Rev. Hawker – 15th Feb 2018

Open Monthly Meeting 15th Feb 2018.  All about a memorable Cornish clergyman

Sadly the much anticipated talk on A Healthy and Wealthy Retirement had to be cancelled due to family illness.  However we were extremely lucky that U3A member Christine Williams was able to step in with a fascinating history of the Reverend Robert Hawker of Morwenstow.

The meeting got off to a rousing start by all present singing the Cornish anthem Trelawny – which of course he wrote.

Robert Hawker was an imposing figure, very tall and with a powerful voice with which it was said he could carry on a conversation with a farmer on the opposite side of the valley. His father was a surgeon in Plymouth but took holy orders and left Robert in the care of grandparents. He was a high spirited boy, fond of practical jokes, once painting the local doctor’s horse with zebra stripes before requesting a spurious house call, and later pretending to be a mermaid and sitting on a rock in the sea, combing his (seaweed) hair!

While studying at Pembroke College Oxford for the priesthood he also wrote poetry, winning the Newdigate poetry prize in 1827.  He would sometimes visit Ebbingford Manor, in Vicarage Road Bude, to use the library there in the holidays, where he met the daughter of the household, Charlotte Wrey I’ans. They were married in 1823 when she was 41 and he only 19, but it was a real love match. When Robert was ordained the couple moved to North Tamerton, and then in 1834 to Morwenstow where he was appointed vicar and remained for the rest of his life.

He found the church in a sorry state.  There had been no vicar for a hundred years and smugglers and wreckers were numerous in the area.  Robert set about restoring the church and building a new vicarage with its individual chimneys, modelled on towers of the churches in which he had served. He also built a small hut on the cliffs out of driftwood, where he would write poetry and watch out for ships in trouble, always seeing to it that shipwrecked seamen in his parish had a Christian burial.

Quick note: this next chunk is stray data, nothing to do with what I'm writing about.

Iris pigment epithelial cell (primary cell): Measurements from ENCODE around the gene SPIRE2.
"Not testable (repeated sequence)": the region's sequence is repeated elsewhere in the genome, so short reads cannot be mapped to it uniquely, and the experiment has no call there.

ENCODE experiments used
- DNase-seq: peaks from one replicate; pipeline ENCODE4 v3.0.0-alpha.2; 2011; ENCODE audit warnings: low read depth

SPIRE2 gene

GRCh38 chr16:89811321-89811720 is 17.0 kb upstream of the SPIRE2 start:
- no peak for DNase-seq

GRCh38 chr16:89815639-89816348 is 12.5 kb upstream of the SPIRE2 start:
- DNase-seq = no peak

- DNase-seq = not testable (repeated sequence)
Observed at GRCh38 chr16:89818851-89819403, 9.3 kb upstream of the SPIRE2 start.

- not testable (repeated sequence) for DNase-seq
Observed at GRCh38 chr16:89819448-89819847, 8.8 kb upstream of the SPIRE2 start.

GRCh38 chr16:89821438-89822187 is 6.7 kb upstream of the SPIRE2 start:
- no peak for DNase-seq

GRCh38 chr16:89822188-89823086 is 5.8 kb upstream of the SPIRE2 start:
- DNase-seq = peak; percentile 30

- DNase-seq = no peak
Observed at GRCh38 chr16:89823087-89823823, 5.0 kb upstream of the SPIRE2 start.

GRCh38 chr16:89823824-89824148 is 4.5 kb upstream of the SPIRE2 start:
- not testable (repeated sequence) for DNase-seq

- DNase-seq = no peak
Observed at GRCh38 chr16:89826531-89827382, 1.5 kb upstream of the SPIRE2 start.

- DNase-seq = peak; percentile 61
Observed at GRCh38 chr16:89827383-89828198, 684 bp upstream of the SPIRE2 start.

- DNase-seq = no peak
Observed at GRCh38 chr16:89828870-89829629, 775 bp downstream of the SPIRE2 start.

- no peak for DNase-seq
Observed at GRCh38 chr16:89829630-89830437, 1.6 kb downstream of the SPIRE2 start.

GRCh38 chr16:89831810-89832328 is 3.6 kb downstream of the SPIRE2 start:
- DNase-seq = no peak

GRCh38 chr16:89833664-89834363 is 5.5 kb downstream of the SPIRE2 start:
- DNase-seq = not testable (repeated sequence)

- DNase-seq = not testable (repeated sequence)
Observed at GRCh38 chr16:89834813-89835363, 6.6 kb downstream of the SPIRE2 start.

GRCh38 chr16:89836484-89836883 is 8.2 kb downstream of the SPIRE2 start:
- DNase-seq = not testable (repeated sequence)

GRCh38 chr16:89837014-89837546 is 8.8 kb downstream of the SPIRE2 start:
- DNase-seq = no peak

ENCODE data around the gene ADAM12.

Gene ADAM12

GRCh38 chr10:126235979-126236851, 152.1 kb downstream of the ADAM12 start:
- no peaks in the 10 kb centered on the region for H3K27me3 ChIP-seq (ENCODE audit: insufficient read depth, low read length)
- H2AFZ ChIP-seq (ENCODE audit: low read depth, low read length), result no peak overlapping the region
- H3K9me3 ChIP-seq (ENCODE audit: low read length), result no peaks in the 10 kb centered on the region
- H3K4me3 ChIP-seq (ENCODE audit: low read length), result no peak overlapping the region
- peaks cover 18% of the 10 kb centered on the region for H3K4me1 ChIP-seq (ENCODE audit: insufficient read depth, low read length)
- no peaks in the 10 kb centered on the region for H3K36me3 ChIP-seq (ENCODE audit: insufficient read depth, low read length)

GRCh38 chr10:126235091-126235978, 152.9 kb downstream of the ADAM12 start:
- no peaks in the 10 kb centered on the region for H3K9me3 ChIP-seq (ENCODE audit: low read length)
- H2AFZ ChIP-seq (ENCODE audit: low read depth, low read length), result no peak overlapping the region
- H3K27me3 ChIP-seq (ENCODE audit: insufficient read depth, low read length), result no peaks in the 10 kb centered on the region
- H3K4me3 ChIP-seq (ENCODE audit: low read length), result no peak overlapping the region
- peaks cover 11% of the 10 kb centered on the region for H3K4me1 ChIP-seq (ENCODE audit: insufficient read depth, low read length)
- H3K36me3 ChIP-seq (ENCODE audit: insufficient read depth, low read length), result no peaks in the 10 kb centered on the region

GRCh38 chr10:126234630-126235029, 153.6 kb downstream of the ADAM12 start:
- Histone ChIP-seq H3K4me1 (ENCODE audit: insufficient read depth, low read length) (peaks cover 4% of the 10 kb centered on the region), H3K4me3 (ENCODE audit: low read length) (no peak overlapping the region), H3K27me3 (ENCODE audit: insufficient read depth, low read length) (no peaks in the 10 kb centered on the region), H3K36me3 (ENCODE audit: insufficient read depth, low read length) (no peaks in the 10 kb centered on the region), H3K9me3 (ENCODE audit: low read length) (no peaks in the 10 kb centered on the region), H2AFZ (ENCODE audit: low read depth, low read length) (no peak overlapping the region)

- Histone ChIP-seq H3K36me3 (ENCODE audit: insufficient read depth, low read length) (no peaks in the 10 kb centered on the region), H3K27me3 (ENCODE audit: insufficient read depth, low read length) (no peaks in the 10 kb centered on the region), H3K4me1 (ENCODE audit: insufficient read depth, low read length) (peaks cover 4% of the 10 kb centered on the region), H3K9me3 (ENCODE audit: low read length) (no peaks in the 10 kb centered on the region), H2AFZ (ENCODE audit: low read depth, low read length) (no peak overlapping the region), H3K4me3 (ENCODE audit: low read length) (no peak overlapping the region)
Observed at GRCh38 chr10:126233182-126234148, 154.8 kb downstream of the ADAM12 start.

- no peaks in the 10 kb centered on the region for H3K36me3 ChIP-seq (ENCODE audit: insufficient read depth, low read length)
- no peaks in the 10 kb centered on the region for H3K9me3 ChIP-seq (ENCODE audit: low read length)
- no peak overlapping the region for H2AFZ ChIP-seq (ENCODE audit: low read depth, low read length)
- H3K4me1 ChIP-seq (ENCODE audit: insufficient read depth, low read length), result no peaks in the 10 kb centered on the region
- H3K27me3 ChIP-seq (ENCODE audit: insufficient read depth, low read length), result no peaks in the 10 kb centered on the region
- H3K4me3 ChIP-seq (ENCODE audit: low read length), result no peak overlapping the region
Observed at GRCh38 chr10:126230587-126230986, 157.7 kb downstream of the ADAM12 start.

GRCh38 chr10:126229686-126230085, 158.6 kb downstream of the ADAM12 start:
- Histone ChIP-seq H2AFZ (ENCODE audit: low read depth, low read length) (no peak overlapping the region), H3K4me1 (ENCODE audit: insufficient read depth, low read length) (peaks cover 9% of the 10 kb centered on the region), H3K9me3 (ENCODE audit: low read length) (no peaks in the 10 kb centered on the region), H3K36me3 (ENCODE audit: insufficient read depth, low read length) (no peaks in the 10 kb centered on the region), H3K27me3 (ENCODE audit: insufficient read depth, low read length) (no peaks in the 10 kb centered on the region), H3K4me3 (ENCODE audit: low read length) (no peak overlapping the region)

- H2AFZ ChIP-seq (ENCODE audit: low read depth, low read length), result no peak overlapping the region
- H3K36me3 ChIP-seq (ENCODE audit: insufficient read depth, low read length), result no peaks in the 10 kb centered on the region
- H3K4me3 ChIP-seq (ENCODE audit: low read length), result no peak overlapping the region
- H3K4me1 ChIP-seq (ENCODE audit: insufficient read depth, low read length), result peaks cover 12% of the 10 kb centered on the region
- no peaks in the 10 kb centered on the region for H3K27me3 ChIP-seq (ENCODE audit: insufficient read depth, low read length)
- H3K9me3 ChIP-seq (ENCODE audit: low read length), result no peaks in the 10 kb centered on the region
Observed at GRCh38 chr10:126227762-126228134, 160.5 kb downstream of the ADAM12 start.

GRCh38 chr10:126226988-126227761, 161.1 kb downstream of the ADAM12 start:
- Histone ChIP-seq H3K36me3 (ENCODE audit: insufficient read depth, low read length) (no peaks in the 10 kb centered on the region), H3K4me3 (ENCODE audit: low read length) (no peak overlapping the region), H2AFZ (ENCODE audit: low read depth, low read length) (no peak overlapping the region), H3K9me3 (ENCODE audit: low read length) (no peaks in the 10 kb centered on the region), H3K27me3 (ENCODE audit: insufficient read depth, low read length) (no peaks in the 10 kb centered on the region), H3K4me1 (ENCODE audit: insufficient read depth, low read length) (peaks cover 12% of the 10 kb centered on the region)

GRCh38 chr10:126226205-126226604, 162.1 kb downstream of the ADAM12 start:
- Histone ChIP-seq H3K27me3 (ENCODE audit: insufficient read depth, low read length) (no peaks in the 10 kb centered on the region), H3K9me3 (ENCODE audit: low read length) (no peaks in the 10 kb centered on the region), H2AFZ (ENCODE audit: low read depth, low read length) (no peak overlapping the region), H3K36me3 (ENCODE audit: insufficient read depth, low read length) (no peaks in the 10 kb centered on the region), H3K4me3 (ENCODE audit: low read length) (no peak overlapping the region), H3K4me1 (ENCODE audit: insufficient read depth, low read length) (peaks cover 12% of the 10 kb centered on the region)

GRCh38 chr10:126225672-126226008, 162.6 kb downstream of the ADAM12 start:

He was known to parishioners as Parson Hawker and was a kind and compassionate man, often distributing food to the poor, paying for church repairs and even building the bridge at Duckpool largely out of his own pocket. He was also something of a passionate opium-smoking eccentric, walking around the church to deliver his sermons, dressing always in bright colours, talking to his pet pig and on one occasion excommunicating his cat for mousing on a Sunday.

Charlotte Hawker died in 1863 and Robert became profoundly depressed for a while, producing some of his greatest work. The following year he met and married a Polish girl, Pauline Kuczynski, forty years his junior, and they had three daughters, enjoying ten happy years together.  His health was deteriorating however and he suffered a stroke in 1875.  With Parson Hawker’s mental capacity impaired, his curate took over the parish saying that Hawker was ‘broken in mind’. On his deathbed Pauline sent for a Roman Catholic priest who witnessed his conversion to Catholicism, which meant that he was buried in Plymouth Cemetery and not in the churchyard of his beloved Morwenstow.

Christine was thanked most warmly for her extremely interesting and informative talk.

There was a quarterly treat at the back of the hall in the form of the latest newsletter, packed with items of interest from the various groups of which the newest, Local History, already has over a dozen members. The All About Birds group had enjoyed a most successful visit to bird watching sites on the River Taw where, blessed with bright clear November conditions, they had spotted a wide range including plovers of all types, shanks red and green, oyster catchers, spoonbills and turnstones. Meanwhile, for those of a sometimes more indoor inclination, Creative Writing 1 are encouraging all short story writers to take part in the Daphne Du Maurier festival in Fowey. The group, led by Lucille Opie, have the details and are willing to offer guidance.

Lindsey Sandilands